Exodus 7:3-4 But I will harden Pharaoh’s heart, and though I multiply my signs and wonders in Egypt, he will not listen to you. Then I will lay my hand on Egypt and with mighty acts of judgment I will bring out my divisions, my people the Israelites. (NIV)
There are some parts of the Bible that both intrigue and disturb me. Take, for instance, today’s passage from Exodus 7. Moses is being told by God what to do in order to free his people. It requires a face-to-face meeting with Pharaoh. Moses is scared about the encounter, but God promises him two things: that the Egyptian ruler will receive him, but God will also harden Pharaoh’s heart so that he will not listen to what Moses has to say.
I can understand God allowing Moses being permitted to see Pharaoh; what I have difficulty with is that Pharaoh does not appear to have any free choice in discussing the matter. And, because the Egyptian ruler hardens his heart and will not listen to what Moses has to say, the Egyptian people will suffer the consequences of several devastating plagues. From what the Bible is teaching, it seems to be that whatever the choices ancient rulers made, whether voluntary or involuntary, it was the nation that ended up suffering.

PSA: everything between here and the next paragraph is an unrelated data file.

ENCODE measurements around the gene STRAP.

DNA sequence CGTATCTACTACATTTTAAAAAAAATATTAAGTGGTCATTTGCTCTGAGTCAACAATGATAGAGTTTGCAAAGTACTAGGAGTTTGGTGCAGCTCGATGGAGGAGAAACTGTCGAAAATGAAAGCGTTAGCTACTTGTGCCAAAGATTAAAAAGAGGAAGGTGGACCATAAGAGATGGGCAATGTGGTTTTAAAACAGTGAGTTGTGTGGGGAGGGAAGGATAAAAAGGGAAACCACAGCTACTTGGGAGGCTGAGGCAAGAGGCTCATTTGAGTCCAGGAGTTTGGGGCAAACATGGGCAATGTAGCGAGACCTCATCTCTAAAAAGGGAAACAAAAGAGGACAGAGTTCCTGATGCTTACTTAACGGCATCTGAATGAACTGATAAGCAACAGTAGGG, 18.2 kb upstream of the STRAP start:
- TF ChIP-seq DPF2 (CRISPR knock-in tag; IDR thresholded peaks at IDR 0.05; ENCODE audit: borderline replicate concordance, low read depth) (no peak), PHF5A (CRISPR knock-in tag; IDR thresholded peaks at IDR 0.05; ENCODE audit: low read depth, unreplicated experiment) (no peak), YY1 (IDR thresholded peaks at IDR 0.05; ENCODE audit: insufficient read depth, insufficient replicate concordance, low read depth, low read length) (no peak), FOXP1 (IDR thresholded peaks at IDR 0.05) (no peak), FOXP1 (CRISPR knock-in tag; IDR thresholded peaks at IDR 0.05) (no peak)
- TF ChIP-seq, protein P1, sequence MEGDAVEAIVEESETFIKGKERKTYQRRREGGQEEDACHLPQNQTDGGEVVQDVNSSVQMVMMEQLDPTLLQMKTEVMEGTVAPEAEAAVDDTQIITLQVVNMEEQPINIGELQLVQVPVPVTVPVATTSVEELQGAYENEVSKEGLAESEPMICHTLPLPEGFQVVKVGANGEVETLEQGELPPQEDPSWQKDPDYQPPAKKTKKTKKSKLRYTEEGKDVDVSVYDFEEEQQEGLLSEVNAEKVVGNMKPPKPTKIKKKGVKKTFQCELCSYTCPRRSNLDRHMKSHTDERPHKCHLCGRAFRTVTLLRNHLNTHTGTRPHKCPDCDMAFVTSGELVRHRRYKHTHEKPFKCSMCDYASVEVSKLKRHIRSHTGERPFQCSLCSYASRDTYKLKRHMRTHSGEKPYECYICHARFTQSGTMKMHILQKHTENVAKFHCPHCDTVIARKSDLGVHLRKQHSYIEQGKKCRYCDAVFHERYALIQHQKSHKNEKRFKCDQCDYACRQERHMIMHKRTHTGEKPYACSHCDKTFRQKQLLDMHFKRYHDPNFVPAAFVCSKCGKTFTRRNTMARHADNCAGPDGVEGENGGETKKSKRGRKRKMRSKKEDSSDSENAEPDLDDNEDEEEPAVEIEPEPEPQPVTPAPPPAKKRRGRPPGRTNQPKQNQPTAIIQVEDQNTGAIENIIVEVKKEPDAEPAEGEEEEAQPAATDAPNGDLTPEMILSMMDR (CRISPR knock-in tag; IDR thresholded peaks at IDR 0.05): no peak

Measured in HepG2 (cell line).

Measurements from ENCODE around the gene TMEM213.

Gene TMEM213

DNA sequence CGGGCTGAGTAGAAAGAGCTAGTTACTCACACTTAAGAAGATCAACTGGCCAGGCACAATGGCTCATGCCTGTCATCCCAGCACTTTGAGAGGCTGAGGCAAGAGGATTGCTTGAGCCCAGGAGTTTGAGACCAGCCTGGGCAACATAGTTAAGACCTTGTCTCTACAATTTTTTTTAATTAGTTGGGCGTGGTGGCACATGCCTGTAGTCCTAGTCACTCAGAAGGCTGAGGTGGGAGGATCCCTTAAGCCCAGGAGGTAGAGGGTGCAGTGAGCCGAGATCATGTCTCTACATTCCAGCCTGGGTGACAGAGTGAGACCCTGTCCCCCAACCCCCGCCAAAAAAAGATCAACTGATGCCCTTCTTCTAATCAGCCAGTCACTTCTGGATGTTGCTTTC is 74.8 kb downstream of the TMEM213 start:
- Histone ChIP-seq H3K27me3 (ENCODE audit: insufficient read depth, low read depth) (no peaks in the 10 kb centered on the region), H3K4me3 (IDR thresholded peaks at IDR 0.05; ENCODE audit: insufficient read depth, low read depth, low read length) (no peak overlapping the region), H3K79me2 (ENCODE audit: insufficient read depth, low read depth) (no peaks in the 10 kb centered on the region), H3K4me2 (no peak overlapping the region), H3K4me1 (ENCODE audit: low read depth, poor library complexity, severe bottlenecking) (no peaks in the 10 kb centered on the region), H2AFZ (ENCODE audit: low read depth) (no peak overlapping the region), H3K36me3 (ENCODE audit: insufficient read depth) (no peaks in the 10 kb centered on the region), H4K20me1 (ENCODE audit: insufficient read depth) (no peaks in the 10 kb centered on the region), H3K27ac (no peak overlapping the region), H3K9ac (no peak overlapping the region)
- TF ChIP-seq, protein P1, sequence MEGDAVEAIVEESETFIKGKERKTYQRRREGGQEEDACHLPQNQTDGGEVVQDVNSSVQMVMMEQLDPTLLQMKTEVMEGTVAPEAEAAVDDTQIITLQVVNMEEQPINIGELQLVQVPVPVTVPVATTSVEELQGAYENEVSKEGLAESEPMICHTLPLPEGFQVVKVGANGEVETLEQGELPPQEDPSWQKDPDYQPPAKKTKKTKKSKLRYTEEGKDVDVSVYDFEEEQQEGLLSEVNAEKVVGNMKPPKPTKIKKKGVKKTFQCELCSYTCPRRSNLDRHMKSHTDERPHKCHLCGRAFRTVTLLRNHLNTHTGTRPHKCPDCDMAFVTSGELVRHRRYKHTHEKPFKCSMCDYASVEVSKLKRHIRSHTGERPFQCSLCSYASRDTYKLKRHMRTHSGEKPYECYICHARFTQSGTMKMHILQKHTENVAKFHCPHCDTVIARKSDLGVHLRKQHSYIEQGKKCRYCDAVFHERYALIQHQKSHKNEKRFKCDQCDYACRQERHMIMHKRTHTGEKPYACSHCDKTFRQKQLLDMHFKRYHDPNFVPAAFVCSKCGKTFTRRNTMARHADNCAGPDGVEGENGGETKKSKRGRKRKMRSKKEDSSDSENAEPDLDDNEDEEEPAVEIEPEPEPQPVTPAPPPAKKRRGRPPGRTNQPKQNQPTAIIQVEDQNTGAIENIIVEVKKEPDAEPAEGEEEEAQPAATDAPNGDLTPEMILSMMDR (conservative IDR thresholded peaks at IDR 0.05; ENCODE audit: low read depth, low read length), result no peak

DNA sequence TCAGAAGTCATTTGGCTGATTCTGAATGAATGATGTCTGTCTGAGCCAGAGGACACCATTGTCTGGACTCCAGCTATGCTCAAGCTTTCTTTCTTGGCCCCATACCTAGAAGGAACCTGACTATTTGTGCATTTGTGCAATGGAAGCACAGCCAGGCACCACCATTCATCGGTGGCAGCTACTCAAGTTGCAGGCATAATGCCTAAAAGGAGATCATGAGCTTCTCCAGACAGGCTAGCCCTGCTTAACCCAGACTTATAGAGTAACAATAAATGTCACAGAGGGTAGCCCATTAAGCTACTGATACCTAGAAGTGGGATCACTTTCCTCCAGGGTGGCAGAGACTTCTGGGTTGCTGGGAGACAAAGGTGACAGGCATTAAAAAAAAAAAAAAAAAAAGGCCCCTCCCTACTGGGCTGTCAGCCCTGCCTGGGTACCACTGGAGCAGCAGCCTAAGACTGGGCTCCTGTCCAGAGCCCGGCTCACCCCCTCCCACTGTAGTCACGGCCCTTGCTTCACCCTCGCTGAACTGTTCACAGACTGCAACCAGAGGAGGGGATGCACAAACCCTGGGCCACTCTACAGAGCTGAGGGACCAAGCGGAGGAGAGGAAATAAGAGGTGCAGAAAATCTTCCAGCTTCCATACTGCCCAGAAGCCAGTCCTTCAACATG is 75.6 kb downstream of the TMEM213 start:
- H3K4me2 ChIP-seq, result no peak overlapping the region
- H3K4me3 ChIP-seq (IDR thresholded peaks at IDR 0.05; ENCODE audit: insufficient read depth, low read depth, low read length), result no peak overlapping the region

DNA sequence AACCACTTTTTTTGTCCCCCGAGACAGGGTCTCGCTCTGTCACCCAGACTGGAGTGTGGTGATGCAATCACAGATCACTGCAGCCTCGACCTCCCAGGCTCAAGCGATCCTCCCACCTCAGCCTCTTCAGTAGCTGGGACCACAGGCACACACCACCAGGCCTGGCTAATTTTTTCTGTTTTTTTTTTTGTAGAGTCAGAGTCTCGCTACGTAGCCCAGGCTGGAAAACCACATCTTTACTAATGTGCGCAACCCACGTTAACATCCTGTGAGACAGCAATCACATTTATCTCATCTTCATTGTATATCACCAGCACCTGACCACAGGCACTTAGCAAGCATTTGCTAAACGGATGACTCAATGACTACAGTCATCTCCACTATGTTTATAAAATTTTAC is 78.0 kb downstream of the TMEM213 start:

For one of my own ancestors, this was tragically true. In the seventeenth century, when King Charles the First surrounded himself with sycophants and ignored the appeals and requests that came from his own Parliamentary leaders. A Civil War ensued and Charles ended up being executed by his own people for treachery. Ever since then, British sovereigns have never again been given an absolute monarchy. Too many people died in that Civil War for their rights to be a free and democratic people – which is something that their American descendants also fought for in 1776.
So, what can we learn from the Bible and history today? This: there are always consequences to our choices, which may be good or bad, depending on whether we listen to sound advice from others, or just do things our own way.
Point to ponder
What mistakes have I made in my life by rejecting good counsel? What have I learned from those mistakes?
Prayer: Lord Jesus, not one of us is perfect and we are sometimes too stubborn for our own good. Help us to listen to those around us who lovingly offer us wise and sound advice, so that we may avoid the pitfalls of making bad and uninformed decisions. In Your Holy Name, we pray. Amen.
John Stuart is the pastor of Erin Presbyterian Church in Knoxville, Tennessee. You can view the church website online at www.erinpresbyterian.org.
Today’s image is one of John’s cat drawings called ‘Queen of the Nile.’ If you would like to view a larger version, please click on this link: Queen.